What is it about Omita Paul, right-hand woman and advisor to Finance Minister Pranab Mukherjee, that her name keeps cropping up in controversies?
A few weeks ago, a leaked letter of former Sebi director KM Abraham to the PMO accused the finance minister and Omita Paul of batting for corporate groups like Sahara, Reliance ADAG, MCX-SX and the Bank of Rajasthan.
Before that, Paul is reported to have had a hand in the previous Sebi chairman, CB Bhave, not getting an extension. The Indian Express reported in April this year that Bhave's name was withdrawn through the exertions of Paul even though her boss had earlier asked him if he wanted an extension and Bhave had said yes. Is Paul powerful enough to change her boss' mind?
Bhave's place was ultimately taken by UK Sinha, who was Chairman of the UTI Asset Management Company, or UTI Mutual Fund. Ultimately, two other key members associated with Bhave - including Abraham and MS Sahoo - were also sent packing when their their three-year tenures ended. Like their former boss, they too didn't get an extension? Paul at work again?
Abraham had, in an order dated 23 June, asked the Sahara group to return crores of funds raised from investors, and political strings were apparently pulled to get him off their backs.
Now, The Indian Express reports that there is a tussle over Omita's brother Jitesh Khosla's candidature for the UTI Mutual Fund job.
As the Express tells the story, the mutual fund's public sector co-owners - Life Insurance Corporation, State Bank of India, Bank of Baroda and Punjab National Bank - are at loggerheads with the fund's 26 percent strategic partner, T Rowe Price, over whether Khosla, as an IAS officer currently posted in Assam, is qualified to head a mutual fund.
That Khosla is the sticking point as far as T Rowe Price is concerned is apparent from the fact that his name has been pushed by the finance ministry as far back as April this year - and it is now October. Either Rowe Price is holding out or Omita Paul is. This speaks volumes about her clout.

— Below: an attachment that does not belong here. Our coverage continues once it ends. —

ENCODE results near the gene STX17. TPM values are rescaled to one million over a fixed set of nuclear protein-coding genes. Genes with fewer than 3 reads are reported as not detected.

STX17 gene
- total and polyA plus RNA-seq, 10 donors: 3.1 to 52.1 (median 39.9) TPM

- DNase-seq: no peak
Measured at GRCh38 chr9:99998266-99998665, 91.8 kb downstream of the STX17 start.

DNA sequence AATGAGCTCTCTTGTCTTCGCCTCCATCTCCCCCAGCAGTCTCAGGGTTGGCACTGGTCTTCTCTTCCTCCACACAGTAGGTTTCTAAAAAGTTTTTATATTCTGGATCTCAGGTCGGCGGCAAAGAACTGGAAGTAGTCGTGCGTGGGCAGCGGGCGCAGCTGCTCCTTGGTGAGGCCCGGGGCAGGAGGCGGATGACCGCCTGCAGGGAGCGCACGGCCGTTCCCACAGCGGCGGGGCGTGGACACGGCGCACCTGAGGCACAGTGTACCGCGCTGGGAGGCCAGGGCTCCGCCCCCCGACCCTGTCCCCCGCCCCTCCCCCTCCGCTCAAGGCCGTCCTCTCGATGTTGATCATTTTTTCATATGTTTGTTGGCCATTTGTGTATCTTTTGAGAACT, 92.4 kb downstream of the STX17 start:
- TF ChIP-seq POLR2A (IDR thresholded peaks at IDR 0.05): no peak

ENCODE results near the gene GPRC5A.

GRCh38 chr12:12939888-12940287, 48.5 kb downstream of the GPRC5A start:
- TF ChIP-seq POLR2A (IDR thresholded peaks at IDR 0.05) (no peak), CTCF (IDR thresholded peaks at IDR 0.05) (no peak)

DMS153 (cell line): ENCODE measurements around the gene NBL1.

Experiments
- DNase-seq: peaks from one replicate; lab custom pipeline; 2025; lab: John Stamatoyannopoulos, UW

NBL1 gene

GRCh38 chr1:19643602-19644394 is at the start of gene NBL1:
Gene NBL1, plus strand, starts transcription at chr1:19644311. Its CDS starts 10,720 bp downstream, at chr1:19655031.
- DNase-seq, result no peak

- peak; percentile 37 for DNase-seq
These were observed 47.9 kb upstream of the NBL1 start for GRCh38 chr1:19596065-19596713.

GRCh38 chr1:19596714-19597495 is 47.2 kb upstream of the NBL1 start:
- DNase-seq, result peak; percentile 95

UTI Mutual Fund had assets of nearly Rs 62,579 crore as at the end of September 2011 and is the country's fifth largest mutual fund in terms of funds under management.
The fund has been headless since Sinha left for the Sebi job in February. If eight months after its last chief left UTI is not able to find a good replacement, surely something is amiss.
Disagreement with the main shareholder T Rowe Price could be one reason, since the shareholders' agreement requires a consensus on the appointment of chairmanship. This means T Rowe Price can veto the finance ministry's candidate - and vice-versa.
However, the real corporate governance issue relates to why the finance ministry should intervene at all when the government of India is not a direct shareholder in UTI Mutual Fund - at least directly.
SBI, LIC, PNB and Bank of Baroda hold 18.5 percent each, and if at all the finance ministry has a say, it can only be through its ownership of majority stakes in these public sector banks and insurance company.
What is it about Omita Paul, assuming she is the one pushing her brother's candidature at UTI Mutual Fund, that she should at all be a player in this game?
An Economic Times report on Ms Paul suggests that Mukherjee has implicit trust in her ability to mirror his thoughts - to the extent of writing parts of his budget speech. The paper quoted him as saying: "Omita knows the way I want to express it."
Nobody can argue with that kind of clout or meeting of minds. But it's not a good sign on how decisions are taken in the finance ministry.
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Updated Date: Dec 20, 2014 05:52:13 IST